Five birding hotspots in southern Portugal

1/2/2017 | 0

Portugal specialty: Great Bustard, March 30, 2008, by Andrej Chudý (Wikimedia Commons).

Great Bustard is a southern Portugal specialty. This one was photographed on March 30, 2008, by Andrej Chudý (Wikimedia Commons).

If you’ve ever thought it might be fun to see a Spanish Imperial Eagle, one of the rarest birds of prey in the world, or if you’d like to witness the extravagant courtship display of the Great Bustard, pictured above, or if you think you’d get a kick out of seeing flamingos while you scope a mudflat for rare shorebirds, then I have a place for you to visit — Portugal.

I went birding there recently with João Jara, owner and operator of Birds & Nature Tours Portugal, and really enjoyed it. My article about our trip appears in the January-February 2017 issue of BirdWatching. Here’s a summary of the excellent hotspots we visited:

Tagus Estuary

Salt marshes, cane thickets, tidal mudflats, saltpans, cork-oak groves, and rice fields less than a half hour’s drive from Lisbon, Portugal’s capital: Greater Flamingo, Glossy Ibis, Squacco and Purple Herons, Black-winged Kite, Little Bustard, Iberian Grey Shrike, and Spotless Starling, as well as ducks, waders, gulls, and terns.

Castro Verde

Castro Verde consists of rolling plains and Holm oak groves in the Alentejo region: Great Bustard, Little Bustard, Spanish Imperial Eagle, Montagu’s Harrier, Lesser Kestrel, Black-bellied Sandgrouse, European Roller, Calandra Lark, Rufous Bush Robin, and Black-eared Wheatear. Other regular species include Griffon and Black (Cinereous) Vultures.

Guadiana Valley Nature Park

Bluffs, hills, and gorges in the southeastern corner of the Alentejo: Spanish Imperial Eagle, Golden and Bonelli’s Eagles, Griffon and Black Vultures, Black Stork, Eagle Owl, Crag Martin, Red-rumped Swallow, Blue Rock Thrush, and Rock Bunting, as well as White-rumped Swift. The city of Mértola, surrounded by the park, hosts an important colony of Lesser Kestrels.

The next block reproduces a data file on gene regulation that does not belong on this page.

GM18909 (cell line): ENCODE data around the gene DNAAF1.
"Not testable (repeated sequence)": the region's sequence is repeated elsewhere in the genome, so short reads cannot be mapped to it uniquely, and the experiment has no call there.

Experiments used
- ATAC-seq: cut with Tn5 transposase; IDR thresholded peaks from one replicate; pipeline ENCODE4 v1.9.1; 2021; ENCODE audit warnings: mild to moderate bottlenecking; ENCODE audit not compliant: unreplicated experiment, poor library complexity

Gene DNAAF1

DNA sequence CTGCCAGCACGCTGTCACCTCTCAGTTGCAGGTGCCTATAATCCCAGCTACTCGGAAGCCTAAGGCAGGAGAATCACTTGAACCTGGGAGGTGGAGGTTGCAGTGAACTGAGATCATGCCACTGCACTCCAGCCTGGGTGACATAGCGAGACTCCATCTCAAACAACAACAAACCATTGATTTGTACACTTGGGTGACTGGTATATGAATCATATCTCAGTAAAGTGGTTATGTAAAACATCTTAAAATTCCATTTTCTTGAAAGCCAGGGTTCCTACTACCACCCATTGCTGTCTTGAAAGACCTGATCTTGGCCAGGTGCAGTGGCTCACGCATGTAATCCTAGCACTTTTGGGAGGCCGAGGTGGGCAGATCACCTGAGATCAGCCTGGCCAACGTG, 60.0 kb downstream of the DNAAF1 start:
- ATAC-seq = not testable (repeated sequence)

Castro Marim

Castro Marim features dunes, salt marshes, tidal mudflats, saltpans, and fields in the Algarve, on a major flyway for migrants from Africa: Waders, ducks, gulls, and terns. The only place in Portugal to find Lesser Short-toed Lark and the best site for Audouin’s and Slender-billed Gulls.

Ria Formosa Nature Reserve

Beaches, dunes, salt marshes, lagoons, canals, tidal mudflats, and saltpans are at this reserve in the Algarve: Migrant waders and passerines, as well as Red-crested Pochard, Purple Swamphen, and Little Bittern.

For information about guided birding tours in Portugal, visit www.birds.pt, send an email to [email protected], call (+351) 913 299 990, or write to this address:

Birds & Nature Tours Portugal
Avenida do Brasil, 112, 2o Dto.
1700-074 Lisboa Portugal

The January-February 2017 issue of BirdWatching containing my article about birding in southern Portugal will go on sale at Barnes & Noble and on other newsstands January 10. — Chuck Hagner, Editor 

 

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